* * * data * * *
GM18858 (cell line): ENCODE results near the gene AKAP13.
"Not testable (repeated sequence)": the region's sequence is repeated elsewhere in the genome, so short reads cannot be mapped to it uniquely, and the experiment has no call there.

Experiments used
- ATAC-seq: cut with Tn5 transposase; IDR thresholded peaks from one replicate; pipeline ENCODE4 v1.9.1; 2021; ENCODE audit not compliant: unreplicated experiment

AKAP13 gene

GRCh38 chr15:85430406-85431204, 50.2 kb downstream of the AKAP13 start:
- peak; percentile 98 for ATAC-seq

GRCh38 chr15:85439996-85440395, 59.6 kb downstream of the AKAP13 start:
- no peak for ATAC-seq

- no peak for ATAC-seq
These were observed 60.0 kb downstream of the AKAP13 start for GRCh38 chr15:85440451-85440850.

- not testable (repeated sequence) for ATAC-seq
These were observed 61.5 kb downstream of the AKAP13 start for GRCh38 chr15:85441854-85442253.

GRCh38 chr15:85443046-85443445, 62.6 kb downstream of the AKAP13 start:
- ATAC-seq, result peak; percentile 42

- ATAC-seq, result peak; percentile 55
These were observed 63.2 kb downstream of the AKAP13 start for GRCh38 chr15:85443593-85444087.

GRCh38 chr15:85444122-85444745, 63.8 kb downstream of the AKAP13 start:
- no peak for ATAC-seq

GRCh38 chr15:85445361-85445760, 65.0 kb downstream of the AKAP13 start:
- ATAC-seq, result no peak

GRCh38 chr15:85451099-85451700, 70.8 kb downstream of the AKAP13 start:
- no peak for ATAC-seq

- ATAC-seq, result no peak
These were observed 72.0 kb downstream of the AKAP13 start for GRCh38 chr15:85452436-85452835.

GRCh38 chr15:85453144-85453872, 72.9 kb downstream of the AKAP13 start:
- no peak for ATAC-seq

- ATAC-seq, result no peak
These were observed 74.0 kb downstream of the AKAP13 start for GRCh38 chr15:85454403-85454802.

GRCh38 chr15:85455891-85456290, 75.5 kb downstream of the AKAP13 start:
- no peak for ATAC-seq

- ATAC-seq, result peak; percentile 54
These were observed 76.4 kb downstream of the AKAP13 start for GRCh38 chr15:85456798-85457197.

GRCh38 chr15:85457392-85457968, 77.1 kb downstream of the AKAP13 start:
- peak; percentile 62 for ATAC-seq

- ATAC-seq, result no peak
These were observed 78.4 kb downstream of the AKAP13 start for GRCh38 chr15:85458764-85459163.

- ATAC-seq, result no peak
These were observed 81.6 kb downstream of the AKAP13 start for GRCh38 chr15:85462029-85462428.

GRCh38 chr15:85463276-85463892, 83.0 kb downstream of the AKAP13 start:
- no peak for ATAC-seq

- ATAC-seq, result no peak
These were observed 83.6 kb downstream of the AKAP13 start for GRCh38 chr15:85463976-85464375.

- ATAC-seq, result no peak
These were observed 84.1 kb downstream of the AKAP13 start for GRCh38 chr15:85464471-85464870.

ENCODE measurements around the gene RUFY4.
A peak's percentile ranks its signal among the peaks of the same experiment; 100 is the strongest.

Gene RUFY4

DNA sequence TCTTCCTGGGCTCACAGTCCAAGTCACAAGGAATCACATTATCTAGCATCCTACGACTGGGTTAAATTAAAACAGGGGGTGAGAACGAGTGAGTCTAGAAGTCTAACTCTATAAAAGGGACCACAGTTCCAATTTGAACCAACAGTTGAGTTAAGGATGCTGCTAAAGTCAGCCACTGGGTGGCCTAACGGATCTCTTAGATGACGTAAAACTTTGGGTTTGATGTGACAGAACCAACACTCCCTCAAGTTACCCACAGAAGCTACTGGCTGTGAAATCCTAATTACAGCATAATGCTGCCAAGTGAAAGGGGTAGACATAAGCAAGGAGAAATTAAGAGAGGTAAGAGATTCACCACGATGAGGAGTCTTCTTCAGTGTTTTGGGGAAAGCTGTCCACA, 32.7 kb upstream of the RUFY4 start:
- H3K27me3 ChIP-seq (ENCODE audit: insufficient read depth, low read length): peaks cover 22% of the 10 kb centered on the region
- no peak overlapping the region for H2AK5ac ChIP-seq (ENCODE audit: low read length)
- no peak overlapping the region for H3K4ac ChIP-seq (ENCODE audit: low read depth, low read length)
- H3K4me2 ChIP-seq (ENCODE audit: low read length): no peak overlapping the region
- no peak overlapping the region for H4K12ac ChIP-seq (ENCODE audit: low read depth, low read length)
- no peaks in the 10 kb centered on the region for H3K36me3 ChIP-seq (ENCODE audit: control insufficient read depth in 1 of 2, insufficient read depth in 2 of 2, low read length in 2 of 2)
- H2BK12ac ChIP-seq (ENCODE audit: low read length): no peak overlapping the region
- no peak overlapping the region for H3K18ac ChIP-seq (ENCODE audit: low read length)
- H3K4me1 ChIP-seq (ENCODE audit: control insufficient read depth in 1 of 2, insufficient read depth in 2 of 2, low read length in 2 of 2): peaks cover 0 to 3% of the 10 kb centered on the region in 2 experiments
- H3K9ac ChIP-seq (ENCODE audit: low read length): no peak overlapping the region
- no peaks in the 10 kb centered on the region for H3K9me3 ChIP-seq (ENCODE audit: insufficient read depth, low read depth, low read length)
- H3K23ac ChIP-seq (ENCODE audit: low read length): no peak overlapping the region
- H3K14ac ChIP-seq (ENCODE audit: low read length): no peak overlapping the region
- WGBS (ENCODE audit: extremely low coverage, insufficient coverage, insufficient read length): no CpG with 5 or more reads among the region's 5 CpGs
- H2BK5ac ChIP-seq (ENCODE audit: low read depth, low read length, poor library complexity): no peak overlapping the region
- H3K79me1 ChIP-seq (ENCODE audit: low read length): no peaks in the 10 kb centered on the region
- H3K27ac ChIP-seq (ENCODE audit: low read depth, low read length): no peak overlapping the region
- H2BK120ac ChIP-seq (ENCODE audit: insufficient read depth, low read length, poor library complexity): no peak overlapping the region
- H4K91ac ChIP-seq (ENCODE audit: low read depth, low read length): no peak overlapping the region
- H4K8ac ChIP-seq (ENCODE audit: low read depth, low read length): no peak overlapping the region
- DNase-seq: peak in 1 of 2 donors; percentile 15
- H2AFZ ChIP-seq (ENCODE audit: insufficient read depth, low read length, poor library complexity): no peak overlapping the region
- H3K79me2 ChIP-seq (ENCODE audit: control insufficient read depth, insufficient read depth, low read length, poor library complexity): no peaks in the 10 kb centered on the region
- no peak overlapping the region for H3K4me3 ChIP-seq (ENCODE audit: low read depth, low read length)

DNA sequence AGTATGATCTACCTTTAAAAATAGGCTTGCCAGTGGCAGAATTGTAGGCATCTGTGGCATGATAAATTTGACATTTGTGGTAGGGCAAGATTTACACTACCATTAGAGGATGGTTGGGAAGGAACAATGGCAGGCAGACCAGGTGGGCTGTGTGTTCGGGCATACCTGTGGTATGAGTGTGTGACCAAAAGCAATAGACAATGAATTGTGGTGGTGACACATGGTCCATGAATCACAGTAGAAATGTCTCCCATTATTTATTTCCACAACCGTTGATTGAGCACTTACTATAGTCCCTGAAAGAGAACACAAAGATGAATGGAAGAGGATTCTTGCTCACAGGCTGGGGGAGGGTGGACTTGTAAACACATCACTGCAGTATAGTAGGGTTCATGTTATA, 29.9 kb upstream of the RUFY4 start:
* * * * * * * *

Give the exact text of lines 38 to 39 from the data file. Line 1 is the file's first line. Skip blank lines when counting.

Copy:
- ATAC-seq, result no peak
These were observed 81.6 kb downstream of the AKAP13 start for GRCh38 chr15:85462029-85462428.